Customers and suppliers alike are faced with the dual challenge of reducing demand and increasing energy efficiency. Our resources are dwindling and demands for renewable energy generation increasing. The energy sector needs vast investment in the next 10 years for new generation capacity that we need. The money for this will come only from the industry.
That said, the energy industry recognises it has a role to play in lessening the impact of higher prices for the most vulnerable. No other industry delivers more direct help to the most vulnerable.
Chief Executive, Energy Retail Association, London SW1
Cats slaughter our songbirds
It's always entertaining to read Richard Ingrams's comments about the strange behaviour of media moguls (17 January). How ironic then that, as a mini-mogul himself, he should use the same column to return to his own obsessive campaign against the restoration of our native birds of prey to more natural population levels.
Given Mr Ingrams' laudable concern for the welfare of our songbirds, he should perhaps direct his attention to the depredations of their most numer-ous and lethal enemy, the dom-estic cat.
But it may be that he views the hunting instincts of the cat as being more noble in character, being motivated, just as with the human upper classes, by love of the chase rather than by the base considerations of nutrition and survival that apply to birds of prey.
An alternative explanation could be that he recognises that many Oldie readers own cats, while few, if any, own red kites.
The imbalance in BBC coverage
In April 2006, an independent panel for the BBC governors on the impartiality of BBC coverage of the Israeli-Palestinian conflict reported: "One important feature of this is the failure to convey adequately the disparity in the Israeli and Palestinian experience, reflecting the fact that one side is in control and the other lives under occupation ... it is so marked and important that coverage should succeed in this as if in nothing else."
We now see how far the BBC is prepared to go to make sure that the imbalance, referred to by the report commissioned by its governors, is perpetuated and compounded. The BBC's claims that public opinion is shifting in favour of its refusal to broadcast a humanitarian appeal for Gaza is based on thousands of computer-generated emails emanating from Israel and the USA. This regular email bombardment was pointed out by the impartiality review when they submitted their conclusions.
When complaints from the USA and Israel are subtracted, public opinion in Britain is more fairly reflected. While the BBC is happy to show Israeli-produced programmes and use unmediated, non-attributed IDF propaganda footage, it would be hard to imagine the Corporation giving air time to a film produced by Palestinians. This is the context to their inhumane, unjust decision over the Gaza appeal.
I read, in disbelief, Jimmy Powdrell Campell's assertion that the "BBC's shameful and compassionless pro-Israeli stance" is a result of the "widespread ignorance of the historical and current context of the illegal Israeli military occupation of the Palestinian territories" (letters, 26 January).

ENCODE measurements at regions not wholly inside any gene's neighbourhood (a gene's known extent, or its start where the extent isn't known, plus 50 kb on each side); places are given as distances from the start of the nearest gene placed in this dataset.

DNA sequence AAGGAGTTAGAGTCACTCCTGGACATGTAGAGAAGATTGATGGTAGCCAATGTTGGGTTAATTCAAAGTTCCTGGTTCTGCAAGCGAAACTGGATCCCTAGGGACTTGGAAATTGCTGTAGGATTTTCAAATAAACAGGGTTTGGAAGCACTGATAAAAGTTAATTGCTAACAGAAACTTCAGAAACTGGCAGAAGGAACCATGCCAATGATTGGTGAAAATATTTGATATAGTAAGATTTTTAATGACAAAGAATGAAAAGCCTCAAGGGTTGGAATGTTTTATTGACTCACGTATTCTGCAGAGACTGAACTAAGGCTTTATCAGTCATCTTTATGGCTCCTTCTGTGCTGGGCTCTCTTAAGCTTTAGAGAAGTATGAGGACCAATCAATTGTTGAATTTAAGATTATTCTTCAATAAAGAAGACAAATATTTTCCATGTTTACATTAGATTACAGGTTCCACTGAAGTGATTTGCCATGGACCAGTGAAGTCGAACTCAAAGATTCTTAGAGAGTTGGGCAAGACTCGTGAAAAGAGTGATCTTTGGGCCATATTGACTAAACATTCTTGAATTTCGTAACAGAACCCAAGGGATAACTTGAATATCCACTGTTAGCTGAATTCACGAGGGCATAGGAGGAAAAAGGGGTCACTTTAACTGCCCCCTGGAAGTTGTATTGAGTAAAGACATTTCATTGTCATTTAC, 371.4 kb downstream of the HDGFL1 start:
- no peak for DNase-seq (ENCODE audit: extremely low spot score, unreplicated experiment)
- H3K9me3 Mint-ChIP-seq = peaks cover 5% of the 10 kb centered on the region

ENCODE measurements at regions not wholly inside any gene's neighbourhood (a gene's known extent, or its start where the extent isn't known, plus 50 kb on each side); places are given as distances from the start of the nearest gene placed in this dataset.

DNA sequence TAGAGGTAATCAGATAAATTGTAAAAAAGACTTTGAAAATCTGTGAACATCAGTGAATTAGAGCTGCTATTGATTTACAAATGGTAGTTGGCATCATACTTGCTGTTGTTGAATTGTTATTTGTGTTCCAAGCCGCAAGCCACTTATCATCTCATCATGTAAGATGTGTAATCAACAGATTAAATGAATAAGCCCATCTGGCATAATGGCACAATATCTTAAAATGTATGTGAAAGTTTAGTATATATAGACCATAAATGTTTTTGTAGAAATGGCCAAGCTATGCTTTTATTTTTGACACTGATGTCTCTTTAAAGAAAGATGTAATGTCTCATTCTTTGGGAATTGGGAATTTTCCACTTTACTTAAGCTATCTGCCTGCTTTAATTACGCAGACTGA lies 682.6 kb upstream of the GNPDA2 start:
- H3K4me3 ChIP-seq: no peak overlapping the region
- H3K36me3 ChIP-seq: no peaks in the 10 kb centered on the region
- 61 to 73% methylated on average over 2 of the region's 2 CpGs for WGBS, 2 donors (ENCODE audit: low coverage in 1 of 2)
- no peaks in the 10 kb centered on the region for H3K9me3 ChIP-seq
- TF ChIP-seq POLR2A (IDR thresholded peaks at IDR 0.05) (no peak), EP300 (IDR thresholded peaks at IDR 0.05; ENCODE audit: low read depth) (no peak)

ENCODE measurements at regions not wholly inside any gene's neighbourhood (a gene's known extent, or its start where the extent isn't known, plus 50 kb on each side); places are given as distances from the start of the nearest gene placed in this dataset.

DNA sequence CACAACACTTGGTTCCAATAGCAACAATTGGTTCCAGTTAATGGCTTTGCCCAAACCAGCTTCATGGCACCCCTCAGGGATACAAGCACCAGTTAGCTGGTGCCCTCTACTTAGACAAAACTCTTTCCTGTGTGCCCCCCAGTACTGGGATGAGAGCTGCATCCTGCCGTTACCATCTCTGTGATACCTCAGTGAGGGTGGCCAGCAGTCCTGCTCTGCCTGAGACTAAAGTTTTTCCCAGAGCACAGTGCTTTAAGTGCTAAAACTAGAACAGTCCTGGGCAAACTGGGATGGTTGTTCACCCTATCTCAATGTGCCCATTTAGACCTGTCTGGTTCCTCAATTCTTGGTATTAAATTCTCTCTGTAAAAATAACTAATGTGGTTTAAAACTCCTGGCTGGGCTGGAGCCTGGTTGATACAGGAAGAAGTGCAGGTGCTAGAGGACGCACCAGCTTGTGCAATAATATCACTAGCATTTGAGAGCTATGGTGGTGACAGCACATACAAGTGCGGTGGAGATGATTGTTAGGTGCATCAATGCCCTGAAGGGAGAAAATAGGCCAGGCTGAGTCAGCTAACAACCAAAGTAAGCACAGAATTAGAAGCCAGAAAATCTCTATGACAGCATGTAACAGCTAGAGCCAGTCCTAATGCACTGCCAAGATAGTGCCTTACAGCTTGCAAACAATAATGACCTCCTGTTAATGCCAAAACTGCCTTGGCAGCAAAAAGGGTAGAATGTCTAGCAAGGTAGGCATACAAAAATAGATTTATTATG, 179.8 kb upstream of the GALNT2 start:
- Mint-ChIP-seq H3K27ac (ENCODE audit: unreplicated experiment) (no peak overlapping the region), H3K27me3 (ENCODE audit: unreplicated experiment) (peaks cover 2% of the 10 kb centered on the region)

A history lesson: the last, legally binding document relating to the disputed territories was ratified in 1922 by all 51 members of the League of Nations, which designated the entire area west of the Jordan river, including the Gaza Strip, for the future Jewish state as of right, and called for its "close settlement" by Jews.
On the dissolution of the League of Nations, this was incorporated into Article 80 of the United Nations, and remains valid till the present day. Jordan illegally annexed the West Bank in 1950, an act recognised only by Pakistan and Great Britain. Egypt illegally annexed the Gaza Strip. There is no such thing as the Palestinian territories, because Palestine has never existed as an independent or recognisable legal entity; but why allow the facts to spoil the theory? Thus the idea of "occupation" of land one owns, is absurd.
If, as reported (19 January), the Tory Party treasurer Michael Spencer's company gave investment advice which cost councils £470m, shouldn't he be reimbursing council taxpayers rather than funding the Tory party?
The Labour MP Graham Stringer describes dyslexia as a cruel fiction (Comment, 17 January). He is half right. It is cruel but it is not fiction. I had heart surgery 18 years ago. After I had came round, I bought a newpaper and discovered I could not read. I had had a stroke and was suffering from a rare form of dyslexia. Deborah Orr called Graham Stringer a fool. I agree with her. He is also a dangerous fool.
Not free of fees
Parking fees still operate at three Scottish hospitals (letters, 24 January). This is because they were built under public/private agreements where it was specified that the contractors would receive the fees from parking for the next 30 years. The Scottish Parliament did buy out the contracts for collecting bridge tolls, which were for a much shorter period, but it was presumably an expense too far to buy out such a long-term agreement.
Young as you feel
I was called to the Norfolk and Norwich University Hospital ("NHS is ageist", 27 January) to attend a clinic in the plastic surgery department last week, after a biopsy about the return of a tiny rodent ulcer on my ear, barely more than a touch of dry skin at present. The consultant took a look at my notes and said: "I think we'll remove that. After all you're only 78." What a boost such a remark gives.
Call for Frost?
Is our under-pressure Prime Minster not looking, every day, more like the disgraced former US President Richard Nixon? Let's hope it stops at looks.
Bridlington, East Yorkshire
The possibility of preventing prostate cancer by masturbation when over the age of 50 (report, 27 January) will certainly be of interest to middle-aged men. But I am in my eighties and I would be more than grateful to learn of something less exhausting.
Wildhern, HampshireReuse content